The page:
Power of Words: Reclaiming Language for Vegan Movement
A year-long battle over the legal rights to use the word “mayo” reached an end in December. The world’s largest condiment company and producer of Hellmann’s Mayonnaise, Unilever, threatened to sue the start-up sustainable food company Hampton Creek, which produces Just Mayo. The U.S. government parsed words and determined the case in favor of Hampton Creek’s right to call its product “mayo” (Kaplan, 2015). This win exemplifies the kinds of adjustments in the collective understanding and use of language we may see as we undergo a wide cultural shift toward a vegan lifestyle.
Words are powerful. With them, one person is able to connect with another in a way that attempts to bridge the gap in understanding inherent in the experience of existence. Nonviolent Communication is a method of speaking and listening that respects the power words have to generate argument or understanding (Center for Nonviolent Communication, 2016). As Dr. Masaru Emoto’s research proves, words actually change the molecular structure of water (2010). Implications of these studies are far-reaching – as both Earth and the human animal are comprised of about 70% water (NASA, 2007), words can be used to harm or heal the planet and people.
The word “vegan” was coined by Donald Watson in 1944, and specified:
“a philosophy and way of living which seeks to exclude – as far as is possible and practicable – all forms of exploitation of, and cruelty to, animals for food, clothing or any other purpose; and by extension, promotes the development and use of animal-free alternatives for the benefit of humans, animals and the environment. In dietary terms it denotes the practice of dispensing with all products derived wholly or partly from animals.”
Thus, “vegan” took on powerful meaning, distinguishing itself from “vegetarian” diets. “Vegan” meant not just a diet but a holistic peaceful lifestyle.
As perhaps expected, the recent increasing popularity of veganism (Sareen, 2013) has led to a watering-down of the meaning of the word. More people adding their own opinions, understandings, and reasons for making the switch renders a less cohesive definition. For the sake of advancing the ethics, values, and morality – and the movement for equal rights for all beings, it is important that the word “vegan” be uniformly understood to mean a wholly peaceful lifestyle, not just a plant-based diet.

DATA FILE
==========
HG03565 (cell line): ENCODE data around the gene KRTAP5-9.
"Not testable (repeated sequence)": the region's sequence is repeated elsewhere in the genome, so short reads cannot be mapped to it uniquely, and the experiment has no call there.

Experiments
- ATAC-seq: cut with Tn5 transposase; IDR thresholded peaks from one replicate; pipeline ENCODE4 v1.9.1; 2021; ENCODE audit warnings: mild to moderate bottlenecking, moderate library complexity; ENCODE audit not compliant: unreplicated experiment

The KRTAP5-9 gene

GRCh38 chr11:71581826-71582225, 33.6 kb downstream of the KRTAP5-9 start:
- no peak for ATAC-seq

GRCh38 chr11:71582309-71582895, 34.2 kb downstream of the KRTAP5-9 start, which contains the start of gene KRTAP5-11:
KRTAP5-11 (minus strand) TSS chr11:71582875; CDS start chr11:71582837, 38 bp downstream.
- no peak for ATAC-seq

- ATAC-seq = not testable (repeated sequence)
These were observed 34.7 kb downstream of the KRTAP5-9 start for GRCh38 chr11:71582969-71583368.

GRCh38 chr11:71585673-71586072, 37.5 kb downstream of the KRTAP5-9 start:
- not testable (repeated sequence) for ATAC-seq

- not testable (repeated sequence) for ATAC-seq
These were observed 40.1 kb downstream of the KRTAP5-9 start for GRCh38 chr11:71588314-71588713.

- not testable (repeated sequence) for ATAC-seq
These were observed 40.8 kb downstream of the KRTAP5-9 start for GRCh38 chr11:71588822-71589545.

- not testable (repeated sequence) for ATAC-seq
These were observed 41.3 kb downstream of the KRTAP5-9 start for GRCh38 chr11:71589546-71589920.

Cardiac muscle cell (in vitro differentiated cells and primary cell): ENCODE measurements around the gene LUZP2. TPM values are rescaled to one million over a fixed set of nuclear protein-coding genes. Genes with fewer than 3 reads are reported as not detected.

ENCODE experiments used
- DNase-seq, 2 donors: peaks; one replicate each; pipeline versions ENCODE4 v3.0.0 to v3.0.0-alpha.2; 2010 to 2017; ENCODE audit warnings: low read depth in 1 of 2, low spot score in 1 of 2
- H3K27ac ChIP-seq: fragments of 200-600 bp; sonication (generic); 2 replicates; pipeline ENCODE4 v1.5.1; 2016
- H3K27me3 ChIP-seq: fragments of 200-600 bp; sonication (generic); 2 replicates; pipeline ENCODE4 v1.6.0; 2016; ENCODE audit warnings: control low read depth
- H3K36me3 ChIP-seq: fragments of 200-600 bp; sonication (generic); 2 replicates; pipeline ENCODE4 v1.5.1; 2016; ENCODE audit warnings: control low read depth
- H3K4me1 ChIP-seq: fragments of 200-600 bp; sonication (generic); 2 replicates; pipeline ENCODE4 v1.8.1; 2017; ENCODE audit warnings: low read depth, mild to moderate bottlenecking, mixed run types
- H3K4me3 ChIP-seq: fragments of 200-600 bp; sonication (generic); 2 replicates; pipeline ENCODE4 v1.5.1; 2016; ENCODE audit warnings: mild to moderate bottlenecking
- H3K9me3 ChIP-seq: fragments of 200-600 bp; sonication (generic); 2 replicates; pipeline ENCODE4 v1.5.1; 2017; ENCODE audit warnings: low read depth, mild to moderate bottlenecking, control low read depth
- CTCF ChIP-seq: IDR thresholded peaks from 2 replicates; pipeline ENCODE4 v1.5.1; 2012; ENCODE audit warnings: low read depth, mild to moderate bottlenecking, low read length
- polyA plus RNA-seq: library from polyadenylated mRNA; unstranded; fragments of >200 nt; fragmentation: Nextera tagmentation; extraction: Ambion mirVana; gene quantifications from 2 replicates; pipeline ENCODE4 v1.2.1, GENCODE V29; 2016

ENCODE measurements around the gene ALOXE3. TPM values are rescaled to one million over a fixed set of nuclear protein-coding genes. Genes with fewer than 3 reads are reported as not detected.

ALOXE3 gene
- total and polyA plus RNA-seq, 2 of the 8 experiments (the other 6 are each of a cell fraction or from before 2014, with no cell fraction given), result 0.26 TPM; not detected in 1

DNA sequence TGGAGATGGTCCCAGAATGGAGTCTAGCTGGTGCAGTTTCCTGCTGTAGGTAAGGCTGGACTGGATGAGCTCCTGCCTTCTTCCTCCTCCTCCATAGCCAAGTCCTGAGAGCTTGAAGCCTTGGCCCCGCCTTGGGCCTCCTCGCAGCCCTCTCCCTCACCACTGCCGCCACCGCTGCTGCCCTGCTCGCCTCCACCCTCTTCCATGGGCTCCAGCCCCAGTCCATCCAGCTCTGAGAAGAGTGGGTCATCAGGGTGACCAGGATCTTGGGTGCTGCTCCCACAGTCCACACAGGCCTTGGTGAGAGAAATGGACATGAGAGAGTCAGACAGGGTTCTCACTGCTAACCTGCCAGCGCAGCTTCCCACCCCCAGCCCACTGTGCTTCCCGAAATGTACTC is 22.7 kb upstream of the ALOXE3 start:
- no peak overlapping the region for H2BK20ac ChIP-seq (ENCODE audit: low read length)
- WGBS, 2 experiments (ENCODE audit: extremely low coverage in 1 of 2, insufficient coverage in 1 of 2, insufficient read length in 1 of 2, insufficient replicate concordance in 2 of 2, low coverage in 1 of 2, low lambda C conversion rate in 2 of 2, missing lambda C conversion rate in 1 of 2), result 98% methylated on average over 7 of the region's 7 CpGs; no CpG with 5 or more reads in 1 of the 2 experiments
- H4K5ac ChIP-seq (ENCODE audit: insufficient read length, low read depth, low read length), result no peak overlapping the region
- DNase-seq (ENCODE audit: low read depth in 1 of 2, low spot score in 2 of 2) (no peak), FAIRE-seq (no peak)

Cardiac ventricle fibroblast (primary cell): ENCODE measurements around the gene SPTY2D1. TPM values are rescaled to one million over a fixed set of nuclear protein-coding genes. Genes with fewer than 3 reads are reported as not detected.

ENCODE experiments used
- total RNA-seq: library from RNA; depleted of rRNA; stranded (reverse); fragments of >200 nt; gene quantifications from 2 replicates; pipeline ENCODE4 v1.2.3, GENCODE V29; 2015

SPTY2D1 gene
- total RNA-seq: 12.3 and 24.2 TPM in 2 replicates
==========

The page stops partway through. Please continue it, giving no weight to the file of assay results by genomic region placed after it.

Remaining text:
However, the rise in numbers of vegans does create a renewed opportunity to reclaim some of the words that have been exclusive to the meat and dairy industries. The “mayo” case sets a precedent for the use of other words that have historically been associated solely with animal body parts and secretions. For example, the word “meat” itself may include meats not only of animals, but also nut meats and soy-based meat products. “Milk” may refer not just to the milk from mother animals, but also to milks made from nuts and legumes. By claiming the use of these and many other words, their power is re-allocated and evenly distributed to include vegan foods and products. This may seem like a subtle shift, but in fact is an important step in the move toward a majority-vegan society.
The power of words may be used to convey meaning or to emphasize a concept. The power of words may be used to change the physical makeup of human beings or the Earth. When used with clarity and purpose, the power of words may be used to create world peace.
Allyse Sonnega is a dedicated yogini, educator, mother, vegan, and overall uplifting human being that provides great service to the world through her peaceful thoughts, words, and actions.
Center for Nonviolent Communication: An International Organization. (2016). Retrieved from https://www.cnvc.org/
Emoto, M. (2010). Masaru Emoto. Retrieved from http://www.masaru-emoto.net/english/water-crystal.html
Kaplan, S. (2015, December 18). “How little ‘Just Mayo’ took on Big Egg and Won.”
The Washington Post. Retrieved from https://www.washingtonpost.com/news/morning-mix/wp/2015/12/18/how-little-just-mayo-took-on-big-egg-and-won/
NASA. (2007, April 16). “Follow the Water: Finding a Perfect Match for Life.” Retrieved from http://www.nasa.gov/vision/earth/everydaylife/jamestown-water-fs.html
Sareen, A. (2013, April 3). “Interest in Vegan Diets on the Rise: Google Trends Notes Public’s Increased Curiosity in Veganism.” The Huffington Post.